BACKGROUND: Radiation-induced organ dysfunction are frequently described by Normal Tissue Complication Probability models. The approximations of this radiobiological approach do not allow to consider the important role played by the microvasculature not only in the dose-response of the blood vessels but also of the organs where it is located. To this purpose, we presented a computational model that describes the fluid dynamics of microcirculation when the parameters of the network and the surrounding tissues are affected by radio-induced changes. MATERIALS AND METHODS: The effects of the ionizing radiation on the capillary bed are mediated by the inflammatory response. We derived from a literature search the possible morphological and functional variations of the network due to the process of the acute inflammation. Specifically, we considered vasodilation, increased membrane permeability with consequent fluid extravasation and increased wall elasticity. These perturbations to the system were included in a computational model, already able to describe the physics of the microcirculation and its exchanges with the surrounding tissues. RESULTS: Two computational descriptions were considered. In the first one, we changed a set of 4 parameters associated with the increased fluid exchange from the health scenario at the baseline to a seriously compromised scenario with the edema formation. The second study investigated the effect of a perturbation to the vessel wall elasticity. CONCLUSIONS: These simulations represent a first step towards the challenging objective of understanding and describing in a mechanistic way the effects of radiation on the vascular microenvironment.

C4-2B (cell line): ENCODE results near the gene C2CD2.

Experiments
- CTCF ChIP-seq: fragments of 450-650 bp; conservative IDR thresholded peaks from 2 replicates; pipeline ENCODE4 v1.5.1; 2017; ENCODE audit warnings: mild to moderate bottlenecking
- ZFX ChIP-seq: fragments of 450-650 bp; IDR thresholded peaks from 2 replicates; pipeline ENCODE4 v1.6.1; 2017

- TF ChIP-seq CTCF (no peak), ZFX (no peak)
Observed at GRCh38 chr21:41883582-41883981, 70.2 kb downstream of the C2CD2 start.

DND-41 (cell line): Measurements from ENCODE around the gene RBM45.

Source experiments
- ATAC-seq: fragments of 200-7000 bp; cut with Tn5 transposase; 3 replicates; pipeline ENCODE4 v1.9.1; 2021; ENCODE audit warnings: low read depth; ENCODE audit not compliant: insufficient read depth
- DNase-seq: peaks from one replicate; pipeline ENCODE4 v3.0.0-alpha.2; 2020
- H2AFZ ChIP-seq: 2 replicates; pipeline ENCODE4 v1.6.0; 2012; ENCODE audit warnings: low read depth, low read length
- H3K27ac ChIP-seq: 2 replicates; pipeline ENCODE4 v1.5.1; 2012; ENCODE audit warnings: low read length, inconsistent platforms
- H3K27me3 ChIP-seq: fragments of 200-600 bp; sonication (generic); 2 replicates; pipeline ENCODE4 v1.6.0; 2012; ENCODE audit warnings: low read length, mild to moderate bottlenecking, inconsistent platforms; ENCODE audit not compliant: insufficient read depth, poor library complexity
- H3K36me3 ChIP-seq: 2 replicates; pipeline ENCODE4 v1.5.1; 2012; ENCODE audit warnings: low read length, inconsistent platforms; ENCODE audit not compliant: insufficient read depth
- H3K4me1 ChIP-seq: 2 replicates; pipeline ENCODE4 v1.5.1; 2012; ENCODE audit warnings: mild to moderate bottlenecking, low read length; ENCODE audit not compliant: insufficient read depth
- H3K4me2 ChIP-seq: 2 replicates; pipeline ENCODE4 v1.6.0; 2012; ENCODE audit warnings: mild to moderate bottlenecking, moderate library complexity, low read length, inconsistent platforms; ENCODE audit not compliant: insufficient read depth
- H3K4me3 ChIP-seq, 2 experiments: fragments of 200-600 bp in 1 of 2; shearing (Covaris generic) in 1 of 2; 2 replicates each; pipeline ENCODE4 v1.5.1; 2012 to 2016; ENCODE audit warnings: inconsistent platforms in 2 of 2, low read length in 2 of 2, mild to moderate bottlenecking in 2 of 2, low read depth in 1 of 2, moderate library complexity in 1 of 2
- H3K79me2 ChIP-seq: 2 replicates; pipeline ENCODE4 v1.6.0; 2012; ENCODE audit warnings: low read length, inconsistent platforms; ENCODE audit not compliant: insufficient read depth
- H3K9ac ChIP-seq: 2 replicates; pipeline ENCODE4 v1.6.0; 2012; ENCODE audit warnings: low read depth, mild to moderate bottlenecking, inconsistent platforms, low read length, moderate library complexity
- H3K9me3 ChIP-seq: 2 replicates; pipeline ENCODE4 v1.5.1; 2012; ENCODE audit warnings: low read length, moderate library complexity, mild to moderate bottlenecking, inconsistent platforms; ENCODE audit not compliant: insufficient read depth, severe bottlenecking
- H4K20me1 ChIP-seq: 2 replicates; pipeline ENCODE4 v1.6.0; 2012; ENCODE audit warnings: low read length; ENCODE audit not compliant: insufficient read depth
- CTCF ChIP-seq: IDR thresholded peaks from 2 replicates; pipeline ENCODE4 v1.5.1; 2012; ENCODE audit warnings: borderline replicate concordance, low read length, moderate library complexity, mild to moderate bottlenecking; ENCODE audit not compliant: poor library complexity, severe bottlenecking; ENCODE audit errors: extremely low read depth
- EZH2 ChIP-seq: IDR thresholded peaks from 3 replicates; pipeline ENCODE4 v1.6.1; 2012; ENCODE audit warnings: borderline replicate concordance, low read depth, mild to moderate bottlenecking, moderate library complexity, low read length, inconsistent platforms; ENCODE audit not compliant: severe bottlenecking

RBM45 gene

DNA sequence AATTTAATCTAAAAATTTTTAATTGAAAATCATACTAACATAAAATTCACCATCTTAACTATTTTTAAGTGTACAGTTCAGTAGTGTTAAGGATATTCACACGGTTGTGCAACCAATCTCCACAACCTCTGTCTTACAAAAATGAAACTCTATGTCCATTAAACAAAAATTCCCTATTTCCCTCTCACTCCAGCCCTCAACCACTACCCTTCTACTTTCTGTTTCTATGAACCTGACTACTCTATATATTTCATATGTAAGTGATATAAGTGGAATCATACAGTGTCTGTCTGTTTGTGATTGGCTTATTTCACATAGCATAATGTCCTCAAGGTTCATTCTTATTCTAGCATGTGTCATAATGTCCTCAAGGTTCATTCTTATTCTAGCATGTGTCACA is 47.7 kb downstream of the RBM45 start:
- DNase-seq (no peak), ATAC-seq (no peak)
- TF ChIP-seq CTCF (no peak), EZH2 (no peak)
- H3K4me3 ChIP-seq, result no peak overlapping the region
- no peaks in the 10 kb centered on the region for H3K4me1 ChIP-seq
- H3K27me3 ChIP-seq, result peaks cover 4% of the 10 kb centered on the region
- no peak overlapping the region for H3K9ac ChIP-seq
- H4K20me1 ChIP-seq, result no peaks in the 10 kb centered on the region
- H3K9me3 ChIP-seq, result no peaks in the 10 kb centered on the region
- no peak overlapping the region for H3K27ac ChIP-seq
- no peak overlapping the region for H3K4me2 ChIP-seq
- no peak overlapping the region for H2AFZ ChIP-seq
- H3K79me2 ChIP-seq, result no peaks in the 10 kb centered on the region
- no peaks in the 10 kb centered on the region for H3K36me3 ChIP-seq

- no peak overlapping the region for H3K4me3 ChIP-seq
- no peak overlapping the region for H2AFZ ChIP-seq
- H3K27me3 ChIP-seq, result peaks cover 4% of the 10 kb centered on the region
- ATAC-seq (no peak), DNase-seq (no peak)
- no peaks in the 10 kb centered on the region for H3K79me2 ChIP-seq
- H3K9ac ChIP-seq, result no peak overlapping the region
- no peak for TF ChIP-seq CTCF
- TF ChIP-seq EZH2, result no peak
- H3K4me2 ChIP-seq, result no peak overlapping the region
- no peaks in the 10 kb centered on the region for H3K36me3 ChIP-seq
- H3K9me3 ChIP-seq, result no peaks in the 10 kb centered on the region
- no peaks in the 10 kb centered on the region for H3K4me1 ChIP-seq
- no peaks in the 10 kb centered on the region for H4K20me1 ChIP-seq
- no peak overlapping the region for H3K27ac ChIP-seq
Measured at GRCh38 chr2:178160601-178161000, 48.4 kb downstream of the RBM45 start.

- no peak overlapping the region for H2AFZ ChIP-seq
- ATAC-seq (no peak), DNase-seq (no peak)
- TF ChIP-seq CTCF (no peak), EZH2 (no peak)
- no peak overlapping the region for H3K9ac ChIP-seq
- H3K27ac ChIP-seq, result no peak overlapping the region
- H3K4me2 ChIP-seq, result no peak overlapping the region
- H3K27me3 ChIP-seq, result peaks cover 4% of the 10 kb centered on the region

|Publication status||Published - May 1 2020|